The Central Bank of Nigeria (CBN), Friday, disclosed insisted it will not devalue the naira in order to safeguard the Nigerian economy from the shocks and negative impact the depreciation will have.
In a statement signed by Director, Corporate Communications, Mr. Ibrahim Mu’azu, in reaction to an article in the Economist Magazine, the CBN said it does not panic and will not take desperate measures to satisfy few misguided interests in the market.
Mu’azu noted that the article seems to ignore the fact that the exchange rate is simply a price that is essentially determined by the forces of supply and demand, adding that the CBN believes that the 48 per cent decline in oil prices may not be transitory and made bold policy changes including closure of the subsidized Official Foreign Exchange (Forex) Window, which resulted in a 22 per cent depreciation in the currency, the Naira.
“Because the Nigerian economy is heavily dependent on imports and the exchange rate pass-through to inflation is high, we believe that this adjustment is optimal at this time.
“Contrary to the article’s argument, adjustments to a sharp decline in supply of US Dollars cannot all be borne by an indeterminate depreciation, without considering the full impact on the Nigerian economy.
“The demand side also has to be considered, not just in response to the pressure on the Naira but as an opportunity to change the economy’s structure, resuscitate local manufacturing, and expand job creation for our citizens.
“Take rice imports, for example: why should we keep allocating scarce forex to rice importers when vast amounts of paddy rice of comparable quality produced by poor hardworking local farmers across the rice belts of Nigeria are wasted, and farmers are falling deeper into poverty while we export their jobs and income to rice producing countries?
“Few decades ago, Nigeria was one of the world’s largest producers of palm oil but today we import nearly 600,000 Metric Tonnes while Indonesia and Malaysia combine to export over 90 percent of global demand.”
Muazu, however, noted that under the present circumstances, the CBN will do the little it can, through the introduction of huge subsidies, to protect the jobs and incomes of local farmers, using some of the same principles western economies used to justify the protection of their farmers.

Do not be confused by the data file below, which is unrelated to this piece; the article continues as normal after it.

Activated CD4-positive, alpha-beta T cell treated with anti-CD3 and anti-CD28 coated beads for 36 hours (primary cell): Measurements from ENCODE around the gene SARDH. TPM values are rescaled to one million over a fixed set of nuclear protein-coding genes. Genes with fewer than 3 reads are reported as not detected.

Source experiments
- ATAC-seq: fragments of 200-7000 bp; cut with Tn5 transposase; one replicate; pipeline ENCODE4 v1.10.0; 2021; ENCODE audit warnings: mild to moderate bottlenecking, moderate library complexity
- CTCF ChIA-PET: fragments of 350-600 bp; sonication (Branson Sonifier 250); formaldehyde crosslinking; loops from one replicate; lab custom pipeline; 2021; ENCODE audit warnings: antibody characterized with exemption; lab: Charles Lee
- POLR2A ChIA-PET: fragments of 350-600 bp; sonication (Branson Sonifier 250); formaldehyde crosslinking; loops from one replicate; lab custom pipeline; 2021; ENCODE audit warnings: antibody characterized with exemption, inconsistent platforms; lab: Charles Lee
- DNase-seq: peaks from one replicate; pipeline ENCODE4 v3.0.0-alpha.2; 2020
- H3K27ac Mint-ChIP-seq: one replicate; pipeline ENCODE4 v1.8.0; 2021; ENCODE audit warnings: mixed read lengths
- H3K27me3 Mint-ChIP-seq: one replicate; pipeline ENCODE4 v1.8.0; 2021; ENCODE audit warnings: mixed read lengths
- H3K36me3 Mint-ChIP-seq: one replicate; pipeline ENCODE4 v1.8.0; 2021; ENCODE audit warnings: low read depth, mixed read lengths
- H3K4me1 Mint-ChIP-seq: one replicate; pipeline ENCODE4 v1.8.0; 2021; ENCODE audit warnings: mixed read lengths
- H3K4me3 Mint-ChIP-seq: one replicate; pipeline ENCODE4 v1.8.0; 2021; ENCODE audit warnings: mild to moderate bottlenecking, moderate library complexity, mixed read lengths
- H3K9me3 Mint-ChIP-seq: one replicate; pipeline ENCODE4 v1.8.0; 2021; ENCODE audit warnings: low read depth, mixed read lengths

He maintained that Nigeria cannot attain its full potentials by importing anything and everything, adding that for a long while now, the quest for importation has significantly weakened the operating capacities of industries in the country.
According to him, inflation is still within the CBN’s single-digit band, the exchange rate has stabilized around N197 per US Dollar for the last five months, GDP expanded by four per cent in the first quarter of 2015, and 469,070 new jobs were created in the same quarter.
“But now is a good opportunity to begin a reversal. Although the article hastily derides this idea as lacking in economic foundations, it is the same principles upon which many other countries do not allow importation of certain products.
“More also, if the article believes the CBN should adjust to reflect the current parallel market rate, why was this suggestion not made in the week following the inauguration of President Buhari when the same rate fell sharply to under N190 per Dollar?
“Furthermore, it appears condescending to suggest that the list of items seemed ‘to have been drawn up by someone wandering around a house and a building site’. On the contrary, items were only included after thorough and exhaustive discussions at the highest policymaking body of the Bank, with the strategic national interest of Nigeria.
“With ingenuity and productiveness, we believe that Nigerians will seize this opportunity and use it for the greater good of the country. As we transition into a new administration in Nigeria, we must continue to ensure policy stability at all times.”
First celebrity Limited Edition Smartphone in Sub Sahara Africa: Davido Special Edition of Infinix NOTE 8
Over the last few weeks, Infinix has floated its candy before the eyes of tech enthusiast intensifying their craving for the soon to be released device. Through several social media posts, Infinix has hinted on the imminent release of the NOTE 8 and we all can’t wait for the device to hit the shelves.
Although the proposed date for the launch in its initial teaser videos and banners have passed without
any launch, we have reasons to believe that the launch will take place sometimes this month.
However, here’s a more interesting news. Infinix is set to be the first smart phone company in sub Sahara Africa to launch a limited edition device with a celebrity. A special edition of the NOTE 8 will be released alongside the primal version of the NOTE 8 and the NOTE 8i. The special edition is signed by Infinix’s brand ambassador David Adeleke, popularly known as Davido.
The available stock for the special Davido-signed edition is limited. However, interested shoppers can
get one for themselves at exclusive SLOT outlets nationwide and on their website Here. Exciting free
gifts are also available if you’re among the lucky few to buy this device while stocks last.
The Infinix NOTE 8 is targeted at the mid-to-high-end market segment and it comes with several
interesting features. The device on-boards a super-fast processor – the MediaTek Helio G80
processor, which supports ultra-fast gaming speed, stable graphics in-game, easy multi-tasking as
well as an all-round optimal performance.
The device also sports six cameras in total. It comes with a dual selfie camera which is cut out from its
super-wide 6.95inches screen. On the back, the NOTE 8 crams a 64MP super night shot camera for
amazing night shot photographs and other photography needs.